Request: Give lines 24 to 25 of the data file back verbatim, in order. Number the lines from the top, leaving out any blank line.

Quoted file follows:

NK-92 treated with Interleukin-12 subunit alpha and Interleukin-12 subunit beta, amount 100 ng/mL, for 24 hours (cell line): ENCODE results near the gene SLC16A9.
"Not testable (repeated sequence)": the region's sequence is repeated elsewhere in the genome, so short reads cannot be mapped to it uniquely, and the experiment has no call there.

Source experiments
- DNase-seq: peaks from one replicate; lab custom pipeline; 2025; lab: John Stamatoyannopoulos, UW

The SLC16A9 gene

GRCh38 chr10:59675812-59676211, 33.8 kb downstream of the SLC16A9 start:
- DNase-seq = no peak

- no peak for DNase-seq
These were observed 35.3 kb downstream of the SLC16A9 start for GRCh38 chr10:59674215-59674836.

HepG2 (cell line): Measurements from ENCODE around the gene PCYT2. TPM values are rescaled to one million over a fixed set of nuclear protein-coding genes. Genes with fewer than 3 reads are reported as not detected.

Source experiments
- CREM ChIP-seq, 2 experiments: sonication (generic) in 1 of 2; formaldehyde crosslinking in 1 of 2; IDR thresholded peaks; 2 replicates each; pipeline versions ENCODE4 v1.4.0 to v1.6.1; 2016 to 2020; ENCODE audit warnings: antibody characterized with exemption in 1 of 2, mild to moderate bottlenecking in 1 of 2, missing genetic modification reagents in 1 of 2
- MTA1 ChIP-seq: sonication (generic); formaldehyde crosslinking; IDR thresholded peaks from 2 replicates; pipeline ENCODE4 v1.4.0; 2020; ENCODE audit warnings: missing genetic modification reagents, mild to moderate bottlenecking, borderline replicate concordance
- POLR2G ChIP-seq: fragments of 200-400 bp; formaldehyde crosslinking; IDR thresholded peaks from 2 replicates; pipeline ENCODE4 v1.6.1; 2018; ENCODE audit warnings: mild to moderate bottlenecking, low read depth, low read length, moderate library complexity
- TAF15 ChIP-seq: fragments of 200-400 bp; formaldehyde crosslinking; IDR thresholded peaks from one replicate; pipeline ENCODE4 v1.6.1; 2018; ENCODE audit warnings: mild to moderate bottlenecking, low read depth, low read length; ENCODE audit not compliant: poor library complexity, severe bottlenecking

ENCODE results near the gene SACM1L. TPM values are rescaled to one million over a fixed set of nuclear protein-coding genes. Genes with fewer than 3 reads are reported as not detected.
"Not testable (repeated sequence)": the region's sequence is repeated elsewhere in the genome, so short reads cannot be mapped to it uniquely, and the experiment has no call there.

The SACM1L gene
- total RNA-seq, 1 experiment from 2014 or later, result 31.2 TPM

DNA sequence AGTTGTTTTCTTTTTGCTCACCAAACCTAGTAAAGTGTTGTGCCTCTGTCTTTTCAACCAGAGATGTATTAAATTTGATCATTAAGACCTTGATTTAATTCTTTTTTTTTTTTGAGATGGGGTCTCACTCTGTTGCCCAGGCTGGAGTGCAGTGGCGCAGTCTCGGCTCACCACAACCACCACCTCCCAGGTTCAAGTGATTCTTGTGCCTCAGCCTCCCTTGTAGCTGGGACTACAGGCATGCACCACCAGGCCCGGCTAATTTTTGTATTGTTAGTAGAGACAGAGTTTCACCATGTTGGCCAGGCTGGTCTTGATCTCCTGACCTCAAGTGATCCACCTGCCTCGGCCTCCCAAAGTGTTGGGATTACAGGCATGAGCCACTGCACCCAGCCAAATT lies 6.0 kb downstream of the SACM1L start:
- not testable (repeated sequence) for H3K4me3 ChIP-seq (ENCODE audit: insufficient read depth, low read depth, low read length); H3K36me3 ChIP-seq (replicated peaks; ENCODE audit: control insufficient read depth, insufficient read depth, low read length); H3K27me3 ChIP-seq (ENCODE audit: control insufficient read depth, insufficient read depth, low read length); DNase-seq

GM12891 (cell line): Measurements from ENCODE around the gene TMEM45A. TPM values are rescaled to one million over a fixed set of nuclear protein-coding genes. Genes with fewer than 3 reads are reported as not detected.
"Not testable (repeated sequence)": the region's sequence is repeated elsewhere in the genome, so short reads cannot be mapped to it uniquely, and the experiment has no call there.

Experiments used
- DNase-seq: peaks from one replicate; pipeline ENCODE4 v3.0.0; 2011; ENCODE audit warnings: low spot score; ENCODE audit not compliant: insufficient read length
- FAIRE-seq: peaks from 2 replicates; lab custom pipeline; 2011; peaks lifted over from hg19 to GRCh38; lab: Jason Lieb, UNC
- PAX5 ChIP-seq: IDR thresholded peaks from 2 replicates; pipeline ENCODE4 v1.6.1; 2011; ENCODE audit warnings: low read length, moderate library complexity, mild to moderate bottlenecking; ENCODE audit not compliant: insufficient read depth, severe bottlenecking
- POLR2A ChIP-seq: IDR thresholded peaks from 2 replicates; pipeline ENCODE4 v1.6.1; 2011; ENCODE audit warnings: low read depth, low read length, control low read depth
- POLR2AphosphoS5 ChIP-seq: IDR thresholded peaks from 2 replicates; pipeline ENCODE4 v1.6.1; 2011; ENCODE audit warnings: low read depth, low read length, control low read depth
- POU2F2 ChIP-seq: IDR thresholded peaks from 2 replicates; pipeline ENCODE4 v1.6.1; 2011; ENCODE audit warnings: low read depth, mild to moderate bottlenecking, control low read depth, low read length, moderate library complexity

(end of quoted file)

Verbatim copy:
Experiments used
- DNase-seq: peaks from one replicate; pipeline ENCODE4 v3.0.0; 2011; ENCODE audit warnings: low spot score; ENCODE audit not compliant: insufficient read length